HELENA – A federal bankruptcy judge on Wednesday rejected a request by an order of nuns to bring the Roman Catholic Diocese of Helena back into state court to share in any monetary judgment that goes against it in a pair of child sex-abuse lawsuits.
U.S. Bankruptcy Judge Terry Myers on Wednesday ruled against the Ursuline Sisters of the Western Province’s motion to lift a stay in legal proceedings granted to the diocese when it filed for bankruptcy protection earlier this year.
The diocese’s bankruptcy reorganization is part of a $15 million settlement with hundreds of people who said they were sexually abused as children across western Montana from the 1940s to the 1970s by clergy and employees of the diocese and the order of nuns.
The lawsuits filed in 2011 include a combined 362 plaintiffs.
The Ursulines are not participating in the settlement, and Myers previously ruled the lawsuits in state court could proceed. Attorneys for the Ursulines then said the nuns were exploring whether the diocese should be liable for part of any judgment made against it. They asked the bankruptcy judge to lift the stay keeping the diocese out of state court.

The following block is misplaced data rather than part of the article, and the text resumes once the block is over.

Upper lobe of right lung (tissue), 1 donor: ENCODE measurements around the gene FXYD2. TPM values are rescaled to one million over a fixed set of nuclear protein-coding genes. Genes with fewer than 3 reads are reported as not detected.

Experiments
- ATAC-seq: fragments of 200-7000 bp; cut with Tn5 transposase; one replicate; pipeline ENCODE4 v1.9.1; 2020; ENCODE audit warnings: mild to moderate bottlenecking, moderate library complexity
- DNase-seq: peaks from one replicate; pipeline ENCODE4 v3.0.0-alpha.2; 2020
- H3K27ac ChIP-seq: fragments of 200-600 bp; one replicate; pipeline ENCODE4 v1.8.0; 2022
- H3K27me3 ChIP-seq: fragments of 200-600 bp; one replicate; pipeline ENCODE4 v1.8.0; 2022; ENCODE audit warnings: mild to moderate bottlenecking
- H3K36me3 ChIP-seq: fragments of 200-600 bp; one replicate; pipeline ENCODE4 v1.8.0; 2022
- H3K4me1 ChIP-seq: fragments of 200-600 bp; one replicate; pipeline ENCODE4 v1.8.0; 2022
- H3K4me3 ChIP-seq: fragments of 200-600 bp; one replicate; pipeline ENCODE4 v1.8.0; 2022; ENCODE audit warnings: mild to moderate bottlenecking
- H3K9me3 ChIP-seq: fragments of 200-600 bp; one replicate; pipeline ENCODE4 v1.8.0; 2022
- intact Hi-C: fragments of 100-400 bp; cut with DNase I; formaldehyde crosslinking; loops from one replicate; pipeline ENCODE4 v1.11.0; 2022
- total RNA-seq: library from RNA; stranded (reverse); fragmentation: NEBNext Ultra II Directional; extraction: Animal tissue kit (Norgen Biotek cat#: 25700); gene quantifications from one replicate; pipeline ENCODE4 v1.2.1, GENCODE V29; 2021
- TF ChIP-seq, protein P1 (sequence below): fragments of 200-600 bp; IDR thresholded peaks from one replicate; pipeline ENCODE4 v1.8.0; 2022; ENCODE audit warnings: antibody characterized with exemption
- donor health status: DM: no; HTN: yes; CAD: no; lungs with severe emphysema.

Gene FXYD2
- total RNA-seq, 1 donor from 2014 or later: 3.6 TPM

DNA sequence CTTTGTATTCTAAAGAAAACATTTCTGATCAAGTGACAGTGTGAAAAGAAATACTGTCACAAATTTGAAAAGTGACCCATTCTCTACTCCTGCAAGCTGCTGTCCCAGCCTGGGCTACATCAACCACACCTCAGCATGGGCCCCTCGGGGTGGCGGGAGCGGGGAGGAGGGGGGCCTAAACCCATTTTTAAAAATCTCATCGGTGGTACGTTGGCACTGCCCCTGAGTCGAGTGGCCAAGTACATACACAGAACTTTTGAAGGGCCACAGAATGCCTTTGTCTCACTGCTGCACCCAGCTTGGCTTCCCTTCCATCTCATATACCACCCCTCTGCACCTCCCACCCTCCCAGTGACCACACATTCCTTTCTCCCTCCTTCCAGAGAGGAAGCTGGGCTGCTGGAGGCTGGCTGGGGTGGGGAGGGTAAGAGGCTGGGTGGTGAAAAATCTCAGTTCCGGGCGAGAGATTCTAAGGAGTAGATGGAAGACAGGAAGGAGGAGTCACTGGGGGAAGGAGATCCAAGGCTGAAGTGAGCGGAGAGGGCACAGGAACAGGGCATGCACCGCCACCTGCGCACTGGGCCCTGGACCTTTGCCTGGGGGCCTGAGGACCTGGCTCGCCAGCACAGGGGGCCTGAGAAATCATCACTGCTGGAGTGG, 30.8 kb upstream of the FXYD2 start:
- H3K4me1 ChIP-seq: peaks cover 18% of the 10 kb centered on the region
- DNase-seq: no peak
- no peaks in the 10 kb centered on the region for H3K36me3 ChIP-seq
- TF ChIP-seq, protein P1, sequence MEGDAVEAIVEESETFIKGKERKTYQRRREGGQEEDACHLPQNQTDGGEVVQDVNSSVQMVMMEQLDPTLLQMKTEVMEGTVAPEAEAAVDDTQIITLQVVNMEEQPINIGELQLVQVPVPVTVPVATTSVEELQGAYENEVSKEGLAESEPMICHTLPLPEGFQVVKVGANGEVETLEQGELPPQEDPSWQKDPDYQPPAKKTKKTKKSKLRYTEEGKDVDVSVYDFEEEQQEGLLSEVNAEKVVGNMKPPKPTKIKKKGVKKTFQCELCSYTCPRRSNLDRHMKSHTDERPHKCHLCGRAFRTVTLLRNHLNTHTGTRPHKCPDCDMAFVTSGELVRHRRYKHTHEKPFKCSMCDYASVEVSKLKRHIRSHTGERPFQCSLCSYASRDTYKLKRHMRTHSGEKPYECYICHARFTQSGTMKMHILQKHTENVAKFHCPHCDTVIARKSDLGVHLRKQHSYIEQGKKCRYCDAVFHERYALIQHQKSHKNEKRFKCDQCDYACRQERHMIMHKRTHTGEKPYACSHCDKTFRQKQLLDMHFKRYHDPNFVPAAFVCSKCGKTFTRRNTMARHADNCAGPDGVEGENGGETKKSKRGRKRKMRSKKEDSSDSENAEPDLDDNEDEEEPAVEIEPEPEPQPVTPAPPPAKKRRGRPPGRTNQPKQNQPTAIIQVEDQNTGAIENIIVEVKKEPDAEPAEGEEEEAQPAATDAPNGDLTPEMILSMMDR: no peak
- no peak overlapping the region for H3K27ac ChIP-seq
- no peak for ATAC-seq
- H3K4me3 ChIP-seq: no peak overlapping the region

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A trial in the Ursuline case is set for July 14. Attorney Susan Boswell did not immediately return a call for comment Wednesday.
The order denies allegations it covered up abuse of dozens of Native American children by nuns and priests at the Ursuline Academy in St. Ignatius.
Attorneys for the diocese have said the proposed settlement would end all the plaintiffs’ claims against the diocese, and they opposed the nuns’ attempts to draw them back into lawsuits.
Bishop George Leo Thomas of the Helena diocese said in a statement that the ruling “will enable the Catholic community and its insurers to move the reorganization process forward, thus allowing the abuse claimants to receive some assistance.”
The settlement, if approved, also will name more than 50 priests in western Montana as sexual abusers of children. Most are dead.